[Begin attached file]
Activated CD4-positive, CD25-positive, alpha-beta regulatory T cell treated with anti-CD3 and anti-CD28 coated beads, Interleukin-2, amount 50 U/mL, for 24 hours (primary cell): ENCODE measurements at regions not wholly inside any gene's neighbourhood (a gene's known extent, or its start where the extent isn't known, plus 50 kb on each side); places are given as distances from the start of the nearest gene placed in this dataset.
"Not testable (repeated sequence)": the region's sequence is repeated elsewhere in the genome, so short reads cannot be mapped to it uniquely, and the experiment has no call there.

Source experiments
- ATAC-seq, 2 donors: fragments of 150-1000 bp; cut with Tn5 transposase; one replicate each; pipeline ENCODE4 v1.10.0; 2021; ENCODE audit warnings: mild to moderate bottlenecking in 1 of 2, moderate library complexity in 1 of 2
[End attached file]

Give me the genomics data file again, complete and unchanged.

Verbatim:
Activated CD4-positive, CD25-positive, alpha-beta regulatory T cell treated with anti-CD3 and anti-CD28 coated beads, Interleukin-2, amount 50 U/mL, for 24 hours (primary cell): ENCODE measurements at regions not wholly inside any gene's neighbourhood (a gene's known extent, or its start where the extent isn't known, plus 50 kb on each side); places are given as distances from the start of the nearest gene placed in this dataset.
"Not testable (repeated sequence)": the region's sequence is repeated elsewhere in the genome, so short reads cannot be mapped to it uniquely, and the experiment has no call there.

Source experiments
- ATAC-seq, 2 donors: fragments of 150-1000 bp; cut with Tn5 transposase; one replicate each; pipeline ENCODE4 v1.10.0; 2021; ENCODE audit warnings: mild to moderate bottlenecking in 1 of 2, moderate library complexity in 1 of 2